Opinion post by
After the events of last week, Samsung decided to push back the release of the Galaxy Fold for at least a month. While this delay is due to both user and mechanical issues, I’d suggest Samsung hold off on selling the device until it’s running Android Q.
When Samsung has shown off the Galaxy Fold in demos, the software experience has always appeared seamless. But those are controlled situations where the company has worked to make sure everything is nearly perfect.
Now that we’ve been able to go hands-on with the foldable — hardware issues aside — it’s pretty clear that the software needs some more work. Before the phone was even in reviewer’s hands, we knew that apps not built with the new form factor in mind would launch with black bars on either side of the interface.
What’s worse than that is the fact that most apps haven’t been updated to work with what Samsung is calling App Continuity. Instead of being able to flip open the Galaxy Fold and have the app that was open on the smaller screen instantly resize for the tablet display, users were stuck with the phone interface. To get the app to resize (if it even offered a tablet form factor), users would have to restart and relaunch the app.
And thus, the reason why the Galaxy Fold should be held until Android Q is available. With the release of the second beta build of the Android Q, Google made a foldable emulator within Android Studio. While developers can now start building their apps for the form factor, that won’t make them ready for a product that was destined to be released to the masses in a week.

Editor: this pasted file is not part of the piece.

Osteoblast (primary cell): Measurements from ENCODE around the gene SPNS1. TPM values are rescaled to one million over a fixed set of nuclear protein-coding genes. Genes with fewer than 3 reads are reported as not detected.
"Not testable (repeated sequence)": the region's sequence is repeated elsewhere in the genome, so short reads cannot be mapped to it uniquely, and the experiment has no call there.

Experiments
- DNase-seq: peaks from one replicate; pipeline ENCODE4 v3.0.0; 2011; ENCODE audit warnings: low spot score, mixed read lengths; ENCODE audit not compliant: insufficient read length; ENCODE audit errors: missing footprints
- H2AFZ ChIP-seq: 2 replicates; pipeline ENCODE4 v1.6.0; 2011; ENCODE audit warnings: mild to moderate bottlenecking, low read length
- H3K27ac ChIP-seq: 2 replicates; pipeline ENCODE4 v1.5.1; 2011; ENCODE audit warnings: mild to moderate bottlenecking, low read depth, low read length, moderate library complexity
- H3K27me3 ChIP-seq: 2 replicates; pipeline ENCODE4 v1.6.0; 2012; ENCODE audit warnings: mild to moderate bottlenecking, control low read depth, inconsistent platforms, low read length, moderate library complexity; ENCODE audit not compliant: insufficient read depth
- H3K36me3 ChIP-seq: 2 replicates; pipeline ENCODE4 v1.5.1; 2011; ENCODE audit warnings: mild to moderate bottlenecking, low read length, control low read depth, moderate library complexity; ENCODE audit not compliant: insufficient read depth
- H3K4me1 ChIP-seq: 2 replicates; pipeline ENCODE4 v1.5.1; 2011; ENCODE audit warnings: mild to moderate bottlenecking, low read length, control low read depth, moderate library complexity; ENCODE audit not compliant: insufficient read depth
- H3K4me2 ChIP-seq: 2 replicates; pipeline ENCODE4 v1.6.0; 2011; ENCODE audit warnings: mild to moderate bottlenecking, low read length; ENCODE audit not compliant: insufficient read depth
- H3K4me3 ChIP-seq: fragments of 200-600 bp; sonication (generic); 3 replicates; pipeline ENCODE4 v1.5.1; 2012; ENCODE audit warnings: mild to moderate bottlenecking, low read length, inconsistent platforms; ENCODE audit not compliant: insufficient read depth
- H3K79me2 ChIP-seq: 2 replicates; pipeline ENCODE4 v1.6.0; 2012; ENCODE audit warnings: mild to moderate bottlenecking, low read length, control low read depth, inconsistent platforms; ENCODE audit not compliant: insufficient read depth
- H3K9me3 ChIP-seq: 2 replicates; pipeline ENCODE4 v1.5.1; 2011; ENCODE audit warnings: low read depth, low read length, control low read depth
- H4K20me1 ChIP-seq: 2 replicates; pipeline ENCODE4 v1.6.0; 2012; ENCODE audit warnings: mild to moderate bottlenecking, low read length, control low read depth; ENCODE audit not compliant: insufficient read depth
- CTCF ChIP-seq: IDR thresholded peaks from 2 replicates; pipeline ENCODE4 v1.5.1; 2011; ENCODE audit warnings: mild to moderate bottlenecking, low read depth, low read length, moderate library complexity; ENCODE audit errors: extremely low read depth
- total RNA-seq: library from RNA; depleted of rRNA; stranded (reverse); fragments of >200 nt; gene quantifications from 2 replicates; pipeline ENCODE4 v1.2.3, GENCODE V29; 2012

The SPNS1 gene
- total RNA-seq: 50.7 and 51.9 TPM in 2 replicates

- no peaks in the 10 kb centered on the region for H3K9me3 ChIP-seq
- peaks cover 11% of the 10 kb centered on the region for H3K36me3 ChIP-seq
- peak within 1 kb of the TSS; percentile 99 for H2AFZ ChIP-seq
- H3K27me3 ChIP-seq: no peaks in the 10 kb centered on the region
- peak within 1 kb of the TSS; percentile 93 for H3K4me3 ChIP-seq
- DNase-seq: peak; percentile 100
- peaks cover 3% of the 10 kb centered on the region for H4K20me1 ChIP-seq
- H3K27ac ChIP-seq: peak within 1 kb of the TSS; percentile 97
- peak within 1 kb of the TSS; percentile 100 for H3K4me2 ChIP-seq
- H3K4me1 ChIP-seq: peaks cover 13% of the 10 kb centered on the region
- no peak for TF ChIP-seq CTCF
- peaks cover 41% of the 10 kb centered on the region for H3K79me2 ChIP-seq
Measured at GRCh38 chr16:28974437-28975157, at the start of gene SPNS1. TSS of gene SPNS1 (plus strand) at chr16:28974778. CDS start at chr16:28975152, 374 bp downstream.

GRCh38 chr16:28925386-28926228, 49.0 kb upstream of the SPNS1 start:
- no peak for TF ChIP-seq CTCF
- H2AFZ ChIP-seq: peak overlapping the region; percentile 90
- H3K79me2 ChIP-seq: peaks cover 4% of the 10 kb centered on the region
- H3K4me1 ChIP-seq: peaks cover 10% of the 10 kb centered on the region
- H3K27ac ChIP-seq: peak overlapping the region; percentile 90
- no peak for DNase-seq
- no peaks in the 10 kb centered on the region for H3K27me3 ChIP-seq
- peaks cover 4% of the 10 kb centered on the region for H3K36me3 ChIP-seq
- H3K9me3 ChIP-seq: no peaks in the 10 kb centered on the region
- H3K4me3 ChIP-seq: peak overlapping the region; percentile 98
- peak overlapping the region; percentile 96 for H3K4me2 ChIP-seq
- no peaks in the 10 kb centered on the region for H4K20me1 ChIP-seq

Samsung has already stated it knows that the Galaxy Fold is a luxury product and plans to launch a concierge-like service to assist customers with problems. But despite the price tag, pre-orders of the device were already selling out. With that much demand, Samsung is selling this first-generation product to regular consumers, not just technical users who will be comfortable dealing with bugs and other issues.
Samsung is selling this first-generation product to regular consumers, not just technical users.
I’ll end this article as I started it: Samsung should hold off on releasing the Galaxy Fold until Android Q is released. Only at that time will developers be able to properly build apps for the device. If the app experience is solid even 80 percent of the time, the average owner would be more inclined not to view the foldable as a prototype or beta product.
What do you think? Is Samsung using early adopters as beta testers? Do you think Samsung is rushing the Galaxy Fold out the door to be first onto the market?
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